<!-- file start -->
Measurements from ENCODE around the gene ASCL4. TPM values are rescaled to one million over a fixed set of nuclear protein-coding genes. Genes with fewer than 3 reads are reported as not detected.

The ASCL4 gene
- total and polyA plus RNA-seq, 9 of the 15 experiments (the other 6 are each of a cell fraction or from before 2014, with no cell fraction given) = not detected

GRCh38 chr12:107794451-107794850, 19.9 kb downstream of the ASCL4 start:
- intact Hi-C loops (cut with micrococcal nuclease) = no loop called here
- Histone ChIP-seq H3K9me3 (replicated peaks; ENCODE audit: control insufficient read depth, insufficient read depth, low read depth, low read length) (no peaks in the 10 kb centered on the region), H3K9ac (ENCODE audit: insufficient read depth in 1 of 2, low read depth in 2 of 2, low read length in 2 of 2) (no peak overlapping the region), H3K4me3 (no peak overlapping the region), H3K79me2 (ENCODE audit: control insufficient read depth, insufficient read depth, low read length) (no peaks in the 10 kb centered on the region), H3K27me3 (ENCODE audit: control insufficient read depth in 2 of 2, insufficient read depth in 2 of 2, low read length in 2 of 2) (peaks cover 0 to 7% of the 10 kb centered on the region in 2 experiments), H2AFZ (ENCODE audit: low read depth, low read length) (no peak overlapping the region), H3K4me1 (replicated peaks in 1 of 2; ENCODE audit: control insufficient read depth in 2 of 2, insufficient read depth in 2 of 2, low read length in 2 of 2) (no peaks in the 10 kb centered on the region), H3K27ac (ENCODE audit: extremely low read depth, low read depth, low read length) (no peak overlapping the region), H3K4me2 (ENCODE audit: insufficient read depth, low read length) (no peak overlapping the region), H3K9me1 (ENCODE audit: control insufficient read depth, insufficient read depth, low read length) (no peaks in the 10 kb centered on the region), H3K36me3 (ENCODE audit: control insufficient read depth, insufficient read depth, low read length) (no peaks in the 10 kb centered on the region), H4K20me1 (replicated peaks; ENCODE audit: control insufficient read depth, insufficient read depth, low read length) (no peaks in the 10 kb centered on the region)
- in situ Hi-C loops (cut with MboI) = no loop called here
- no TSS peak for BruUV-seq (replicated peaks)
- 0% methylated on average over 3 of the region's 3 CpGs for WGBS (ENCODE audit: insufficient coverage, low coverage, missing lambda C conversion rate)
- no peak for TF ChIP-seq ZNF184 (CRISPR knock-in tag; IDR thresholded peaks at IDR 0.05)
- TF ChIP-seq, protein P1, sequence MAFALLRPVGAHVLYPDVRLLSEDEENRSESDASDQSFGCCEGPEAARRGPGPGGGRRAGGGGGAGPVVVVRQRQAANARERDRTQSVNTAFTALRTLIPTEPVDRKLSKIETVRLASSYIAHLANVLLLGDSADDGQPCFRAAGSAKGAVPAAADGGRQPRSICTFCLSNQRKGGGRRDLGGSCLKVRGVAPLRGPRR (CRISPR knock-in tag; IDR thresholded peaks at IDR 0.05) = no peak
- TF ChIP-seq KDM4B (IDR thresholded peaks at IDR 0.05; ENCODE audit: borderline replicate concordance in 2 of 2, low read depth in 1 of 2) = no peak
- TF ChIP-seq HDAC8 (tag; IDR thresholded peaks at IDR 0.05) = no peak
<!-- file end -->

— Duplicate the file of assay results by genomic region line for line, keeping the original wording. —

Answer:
Measurements from ENCODE around the gene ASCL4. TPM values are rescaled to one million over a fixed set of nuclear protein-coding genes. Genes with fewer than 3 reads are reported as not detected.

The ASCL4 gene
- total and polyA plus RNA-seq, 9 of the 15 experiments (the other 6 are each of a cell fraction or from before 2014, with no cell fraction given) = not detected

GRCh38 chr12:107794451-107794850, 19.9 kb downstream of the ASCL4 start:
- intact Hi-C loops (cut with micrococcal nuclease) = no loop called here
- Histone ChIP-seq H3K9me3 (replicated peaks; ENCODE audit: control insufficient read depth, insufficient read depth, low read depth, low read length) (no peaks in the 10 kb centered on the region), H3K9ac (ENCODE audit: insufficient read depth in 1 of 2, low read depth in 2 of 2, low read length in 2 of 2) (no peak overlapping the region), H3K4me3 (no peak overlapping the region), H3K79me2 (ENCODE audit: control insufficient read depth, insufficient read depth, low read length) (no peaks in the 10 kb centered on the region), H3K27me3 (ENCODE audit: control insufficient read depth in 2 of 2, insufficient read depth in 2 of 2, low read length in 2 of 2) (peaks cover 0 to 7% of the 10 kb centered on the region in 2 experiments), H2AFZ (ENCODE audit: low read depth, low read length) (no peak overlapping the region), H3K4me1 (replicated peaks in 1 of 2; ENCODE audit: control insufficient read depth in 2 of 2, insufficient read depth in 2 of 2, low read length in 2 of 2) (no peaks in the 10 kb centered on the region), H3K27ac (ENCODE audit: extremely low read depth, low read depth, low read length) (no peak overlapping the region), H3K4me2 (ENCODE audit: insufficient read depth, low read length) (no peak overlapping the region), H3K9me1 (ENCODE audit: control insufficient read depth, insufficient read depth, low read length) (no peaks in the 10 kb centered on the region), H3K36me3 (ENCODE audit: control insufficient read depth, insufficient read depth, low read length) (no peaks in the 10 kb centered on the region), H4K20me1 (replicated peaks; ENCODE audit: control insufficient read depth, insufficient read depth, low read length) (no peaks in the 10 kb centered on the region)
- in situ Hi-C loops (cut with MboI) = no loop called here
- no TSS peak for BruUV-seq (replicated peaks)
- 0% methylated on average over 3 of the region's 3 CpGs for WGBS (ENCODE audit: insufficient coverage, low coverage, missing lambda C conversion rate)
- no peak for TF ChIP-seq ZNF184 (CRISPR knock-in tag; IDR thresholded peaks at IDR 0.05)
- TF ChIP-seq, protein P1, sequence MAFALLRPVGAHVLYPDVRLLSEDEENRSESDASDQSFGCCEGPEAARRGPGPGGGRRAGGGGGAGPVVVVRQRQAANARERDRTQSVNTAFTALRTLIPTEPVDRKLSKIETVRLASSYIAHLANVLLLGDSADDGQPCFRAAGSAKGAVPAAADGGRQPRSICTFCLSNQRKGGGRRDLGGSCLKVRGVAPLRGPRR (CRISPR knock-in tag; IDR thresholded peaks at IDR 0.05) = no peak
- TF ChIP-seq KDM4B (IDR thresholded peaks at IDR 0.05; ENCODE audit: borderline replicate concordance in 2 of 2, low read depth in 1 of 2) = no peak
- TF ChIP-seq HDAC8 (tag; IDR thresholded peaks at IDR 0.05) = no peak